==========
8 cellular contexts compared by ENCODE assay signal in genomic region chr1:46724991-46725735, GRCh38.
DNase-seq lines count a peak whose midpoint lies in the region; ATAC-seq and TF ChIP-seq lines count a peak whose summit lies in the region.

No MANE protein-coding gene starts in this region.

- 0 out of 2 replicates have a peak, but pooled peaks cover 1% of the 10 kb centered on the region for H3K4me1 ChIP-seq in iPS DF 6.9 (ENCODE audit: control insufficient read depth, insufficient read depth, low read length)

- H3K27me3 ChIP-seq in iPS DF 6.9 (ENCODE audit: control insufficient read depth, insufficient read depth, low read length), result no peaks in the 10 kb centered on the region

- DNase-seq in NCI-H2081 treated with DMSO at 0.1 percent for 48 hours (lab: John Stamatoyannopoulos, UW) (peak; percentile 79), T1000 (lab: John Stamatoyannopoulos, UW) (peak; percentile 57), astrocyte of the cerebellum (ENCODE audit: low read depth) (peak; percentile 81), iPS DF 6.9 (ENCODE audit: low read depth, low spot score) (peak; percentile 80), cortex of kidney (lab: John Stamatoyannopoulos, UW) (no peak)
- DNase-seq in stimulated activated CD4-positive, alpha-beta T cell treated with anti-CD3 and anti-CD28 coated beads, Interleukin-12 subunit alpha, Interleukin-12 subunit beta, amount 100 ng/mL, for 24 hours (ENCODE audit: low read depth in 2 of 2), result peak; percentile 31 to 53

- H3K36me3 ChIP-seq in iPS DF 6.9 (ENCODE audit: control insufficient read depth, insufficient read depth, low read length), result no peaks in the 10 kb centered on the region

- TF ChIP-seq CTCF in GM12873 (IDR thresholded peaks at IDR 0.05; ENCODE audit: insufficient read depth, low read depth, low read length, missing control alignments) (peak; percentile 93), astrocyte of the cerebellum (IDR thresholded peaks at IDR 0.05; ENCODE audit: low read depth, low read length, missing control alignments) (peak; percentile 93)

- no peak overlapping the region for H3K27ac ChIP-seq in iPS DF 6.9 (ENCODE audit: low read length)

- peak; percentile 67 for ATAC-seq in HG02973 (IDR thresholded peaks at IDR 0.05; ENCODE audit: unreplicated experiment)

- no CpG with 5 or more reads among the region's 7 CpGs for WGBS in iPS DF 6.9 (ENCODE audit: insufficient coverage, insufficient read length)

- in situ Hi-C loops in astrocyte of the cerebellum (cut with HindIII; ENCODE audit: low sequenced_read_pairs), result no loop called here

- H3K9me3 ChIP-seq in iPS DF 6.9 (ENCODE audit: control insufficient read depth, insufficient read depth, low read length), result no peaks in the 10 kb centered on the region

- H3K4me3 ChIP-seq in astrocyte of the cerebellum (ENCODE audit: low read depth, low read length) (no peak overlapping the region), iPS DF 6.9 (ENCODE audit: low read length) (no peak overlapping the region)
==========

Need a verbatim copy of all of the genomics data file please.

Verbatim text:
8 cellular contexts compared by ENCODE assay signal in genomic region chr1:46724991-46725735, GRCh38.
DNase-seq lines count a peak whose midpoint lies in the region; ATAC-seq and TF ChIP-seq lines count a peak whose summit lies in the region.

No MANE protein-coding gene starts in this region.

- 0 out of 2 replicates have a peak, but pooled peaks cover 1% of the 10 kb centered on the region for H3K4me1 ChIP-seq in iPS DF 6.9 (ENCODE audit: control insufficient read depth, insufficient read depth, low read length)

- H3K27me3 ChIP-seq in iPS DF 6.9 (ENCODE audit: control insufficient read depth, insufficient read depth, low read length), result no peaks in the 10 kb centered on the region

- DNase-seq in NCI-H2081 treated with DMSO at 0.1 percent for 48 hours (lab: John Stamatoyannopoulos, UW) (peak; percentile 79), T1000 (lab: John Stamatoyannopoulos, UW) (peak; percentile 57), astrocyte of the cerebellum (ENCODE audit: low read depth) (peak; percentile 81), iPS DF 6.9 (ENCODE audit: low read depth, low spot score) (peak; percentile 80), cortex of kidney (lab: John Stamatoyannopoulos, UW) (no peak)
- DNase-seq in stimulated activated CD4-positive, alpha-beta T cell treated with anti-CD3 and anti-CD28 coated beads, Interleukin-12 subunit alpha, Interleukin-12 subunit beta, amount 100 ng/mL, for 24 hours (ENCODE audit: low read depth in 2 of 2), result peak; percentile 31 to 53

- H3K36me3 ChIP-seq in iPS DF 6.9 (ENCODE audit: control insufficient read depth, insufficient read depth, low read length), result no peaks in the 10 kb centered on the region

- TF ChIP-seq CTCF in GM12873 (IDR thresholded peaks at IDR 0.05; ENCODE audit: insufficient read depth, low read depth, low read length, missing control alignments) (peak; percentile 93), astrocyte of the cerebellum (IDR thresholded peaks at IDR 0.05; ENCODE audit: low read depth, low read length, missing control alignments) (peak; percentile 93)

- no peak overlapping the region for H3K27ac ChIP-seq in iPS DF 6.9 (ENCODE audit: low read length)

- peak; percentile 67 for ATAC-seq in HG02973 (IDR thresholded peaks at IDR 0.05; ENCODE audit: unreplicated experiment)

- no CpG with 5 or more reads among the region's 7 CpGs for WGBS in iPS DF 6.9 (ENCODE audit: insufficient coverage, insufficient read length)

- in situ Hi-C loops in astrocyte of the cerebellum (cut with HindIII; ENCODE audit: low sequenced_read_pairs), result no loop called here

- H3K9me3 ChIP-seq in iPS DF 6.9 (ENCODE audit: control insufficient read depth, insufficient read depth, low read length), result no peaks in the 10 kb centered on the region

- H3K4me3 ChIP-seq in astrocyte of the cerebellum (ENCODE audit: low read depth, low read length) (no peak overlapping the region), iPS DF 6.9 (ENCODE audit: low read length) (no peak overlapping the region)